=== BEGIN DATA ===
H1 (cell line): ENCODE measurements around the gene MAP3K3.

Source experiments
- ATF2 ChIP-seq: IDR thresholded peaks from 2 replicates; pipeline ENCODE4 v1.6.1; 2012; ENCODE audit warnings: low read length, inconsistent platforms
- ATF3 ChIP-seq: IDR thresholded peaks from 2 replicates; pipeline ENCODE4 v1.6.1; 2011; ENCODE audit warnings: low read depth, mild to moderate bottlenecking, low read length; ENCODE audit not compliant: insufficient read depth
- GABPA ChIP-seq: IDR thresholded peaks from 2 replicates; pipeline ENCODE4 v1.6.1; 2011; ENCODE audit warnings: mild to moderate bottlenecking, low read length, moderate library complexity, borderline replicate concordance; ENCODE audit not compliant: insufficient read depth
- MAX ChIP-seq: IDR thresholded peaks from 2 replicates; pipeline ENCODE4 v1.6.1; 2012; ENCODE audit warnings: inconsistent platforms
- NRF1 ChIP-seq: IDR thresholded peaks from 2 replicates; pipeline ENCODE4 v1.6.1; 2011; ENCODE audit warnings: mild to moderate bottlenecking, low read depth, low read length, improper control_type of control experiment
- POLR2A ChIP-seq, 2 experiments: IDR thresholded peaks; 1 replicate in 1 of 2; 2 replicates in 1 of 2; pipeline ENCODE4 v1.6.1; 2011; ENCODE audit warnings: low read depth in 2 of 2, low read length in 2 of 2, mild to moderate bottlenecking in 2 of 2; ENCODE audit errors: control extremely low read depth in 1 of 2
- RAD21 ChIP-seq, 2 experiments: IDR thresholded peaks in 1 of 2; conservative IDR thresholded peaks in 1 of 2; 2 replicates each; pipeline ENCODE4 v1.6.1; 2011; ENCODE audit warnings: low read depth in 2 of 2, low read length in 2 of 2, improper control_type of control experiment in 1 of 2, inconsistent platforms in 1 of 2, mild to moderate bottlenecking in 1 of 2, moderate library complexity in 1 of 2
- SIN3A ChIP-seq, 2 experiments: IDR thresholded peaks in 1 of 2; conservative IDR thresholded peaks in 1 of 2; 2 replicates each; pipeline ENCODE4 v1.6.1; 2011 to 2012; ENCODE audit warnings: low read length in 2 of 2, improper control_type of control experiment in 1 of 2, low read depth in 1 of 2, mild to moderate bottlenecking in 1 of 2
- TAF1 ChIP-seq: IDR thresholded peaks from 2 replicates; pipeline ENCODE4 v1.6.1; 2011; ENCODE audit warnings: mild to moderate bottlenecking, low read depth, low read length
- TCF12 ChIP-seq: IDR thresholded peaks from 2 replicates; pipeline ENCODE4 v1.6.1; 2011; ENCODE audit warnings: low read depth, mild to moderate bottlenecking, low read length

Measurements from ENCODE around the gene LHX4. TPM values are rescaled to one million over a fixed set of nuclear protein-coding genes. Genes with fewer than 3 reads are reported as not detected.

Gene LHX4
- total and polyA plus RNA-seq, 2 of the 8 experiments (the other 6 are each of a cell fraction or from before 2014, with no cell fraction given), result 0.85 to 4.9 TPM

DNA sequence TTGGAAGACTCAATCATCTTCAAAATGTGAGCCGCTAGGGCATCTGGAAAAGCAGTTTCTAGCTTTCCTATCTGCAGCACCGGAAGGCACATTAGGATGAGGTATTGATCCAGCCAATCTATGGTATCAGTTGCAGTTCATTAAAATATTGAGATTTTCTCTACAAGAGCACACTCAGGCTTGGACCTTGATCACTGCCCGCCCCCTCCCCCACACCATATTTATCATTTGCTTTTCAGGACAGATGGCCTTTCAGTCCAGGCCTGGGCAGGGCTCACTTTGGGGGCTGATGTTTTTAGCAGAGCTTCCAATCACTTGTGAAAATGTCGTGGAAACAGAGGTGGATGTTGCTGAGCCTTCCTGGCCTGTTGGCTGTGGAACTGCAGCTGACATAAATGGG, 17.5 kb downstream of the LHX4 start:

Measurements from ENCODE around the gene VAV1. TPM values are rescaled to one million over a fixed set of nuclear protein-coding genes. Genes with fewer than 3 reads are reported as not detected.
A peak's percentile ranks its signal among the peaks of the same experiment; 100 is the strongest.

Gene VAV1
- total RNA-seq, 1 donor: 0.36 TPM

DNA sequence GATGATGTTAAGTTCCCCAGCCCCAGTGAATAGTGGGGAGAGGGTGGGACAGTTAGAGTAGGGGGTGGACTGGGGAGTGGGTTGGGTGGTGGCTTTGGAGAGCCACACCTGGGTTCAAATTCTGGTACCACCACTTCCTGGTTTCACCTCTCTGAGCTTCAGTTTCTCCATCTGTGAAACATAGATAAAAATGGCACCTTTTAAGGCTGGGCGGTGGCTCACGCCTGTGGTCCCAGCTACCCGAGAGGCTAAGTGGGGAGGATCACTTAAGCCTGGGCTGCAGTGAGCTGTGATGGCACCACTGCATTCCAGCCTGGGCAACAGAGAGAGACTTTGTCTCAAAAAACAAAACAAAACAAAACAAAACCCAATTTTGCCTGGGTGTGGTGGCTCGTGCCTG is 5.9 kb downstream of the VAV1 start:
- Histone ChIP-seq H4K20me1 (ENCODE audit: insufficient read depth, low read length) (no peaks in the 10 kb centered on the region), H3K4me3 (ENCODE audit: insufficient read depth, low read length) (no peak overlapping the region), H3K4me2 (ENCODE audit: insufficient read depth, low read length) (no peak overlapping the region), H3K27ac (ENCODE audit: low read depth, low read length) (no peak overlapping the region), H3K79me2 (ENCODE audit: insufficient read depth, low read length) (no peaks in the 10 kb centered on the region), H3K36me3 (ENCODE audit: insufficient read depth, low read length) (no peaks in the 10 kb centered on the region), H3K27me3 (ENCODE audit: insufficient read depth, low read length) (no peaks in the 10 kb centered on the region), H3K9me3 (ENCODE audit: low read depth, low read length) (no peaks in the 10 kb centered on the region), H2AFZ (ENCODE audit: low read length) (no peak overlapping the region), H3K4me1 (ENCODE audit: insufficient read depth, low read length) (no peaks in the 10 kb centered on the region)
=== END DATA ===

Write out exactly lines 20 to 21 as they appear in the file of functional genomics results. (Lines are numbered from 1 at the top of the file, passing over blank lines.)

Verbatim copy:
- total RNA-seq, 1 donor: 0.36 TPM

DNA sequence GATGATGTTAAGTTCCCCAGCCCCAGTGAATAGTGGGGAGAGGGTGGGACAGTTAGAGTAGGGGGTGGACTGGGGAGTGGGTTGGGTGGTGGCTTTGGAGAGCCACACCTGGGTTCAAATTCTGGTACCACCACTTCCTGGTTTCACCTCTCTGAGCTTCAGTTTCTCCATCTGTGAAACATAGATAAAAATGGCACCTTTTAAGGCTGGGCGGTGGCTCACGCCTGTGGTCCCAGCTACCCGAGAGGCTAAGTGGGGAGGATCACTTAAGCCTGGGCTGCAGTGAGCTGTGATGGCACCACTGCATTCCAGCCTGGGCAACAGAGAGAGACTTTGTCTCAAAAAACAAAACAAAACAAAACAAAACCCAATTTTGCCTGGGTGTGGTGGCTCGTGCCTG is 5.9 kb downstream of the VAV1 start: